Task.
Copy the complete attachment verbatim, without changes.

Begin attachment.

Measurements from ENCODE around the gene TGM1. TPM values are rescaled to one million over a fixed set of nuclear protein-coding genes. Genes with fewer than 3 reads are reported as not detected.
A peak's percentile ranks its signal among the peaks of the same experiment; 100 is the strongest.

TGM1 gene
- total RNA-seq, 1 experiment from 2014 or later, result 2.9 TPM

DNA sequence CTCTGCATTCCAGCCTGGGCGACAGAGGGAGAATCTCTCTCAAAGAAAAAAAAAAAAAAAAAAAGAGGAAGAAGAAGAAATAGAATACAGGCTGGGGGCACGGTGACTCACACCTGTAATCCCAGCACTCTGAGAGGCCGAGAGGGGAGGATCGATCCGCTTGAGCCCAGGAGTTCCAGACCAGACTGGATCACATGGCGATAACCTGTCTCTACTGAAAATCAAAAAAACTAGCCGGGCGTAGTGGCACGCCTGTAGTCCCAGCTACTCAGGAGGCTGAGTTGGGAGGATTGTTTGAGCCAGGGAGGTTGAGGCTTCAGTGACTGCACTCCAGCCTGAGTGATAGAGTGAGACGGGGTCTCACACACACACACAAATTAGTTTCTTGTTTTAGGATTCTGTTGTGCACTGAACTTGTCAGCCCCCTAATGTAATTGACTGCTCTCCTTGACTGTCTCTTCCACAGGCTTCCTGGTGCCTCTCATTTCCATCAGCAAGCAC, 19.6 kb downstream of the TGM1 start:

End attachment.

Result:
Measurements from ENCODE around the gene TGM1. TPM values are rescaled to one million over a fixed set of nuclear protein-coding genes. Genes with fewer than 3 reads are reported as not detected.
A peak's percentile ranks its signal among the peaks of the same experiment; 100 is the strongest.

TGM1 gene
- total RNA-seq, 1 experiment from 2014 or later, result 2.9 TPM

DNA sequence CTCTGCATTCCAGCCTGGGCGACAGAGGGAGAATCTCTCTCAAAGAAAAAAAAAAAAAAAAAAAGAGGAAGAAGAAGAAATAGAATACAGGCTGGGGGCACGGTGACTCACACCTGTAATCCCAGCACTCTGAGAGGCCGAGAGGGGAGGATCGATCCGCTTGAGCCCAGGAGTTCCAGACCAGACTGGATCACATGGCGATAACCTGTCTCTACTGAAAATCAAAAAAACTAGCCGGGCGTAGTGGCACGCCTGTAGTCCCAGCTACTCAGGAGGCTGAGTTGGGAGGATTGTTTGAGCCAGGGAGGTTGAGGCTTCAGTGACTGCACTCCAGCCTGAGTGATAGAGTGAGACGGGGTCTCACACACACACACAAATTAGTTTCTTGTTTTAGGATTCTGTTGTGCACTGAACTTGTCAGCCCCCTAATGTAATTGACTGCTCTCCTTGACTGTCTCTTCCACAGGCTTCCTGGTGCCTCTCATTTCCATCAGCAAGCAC, 19.6 kb downstream of the TGM1 start: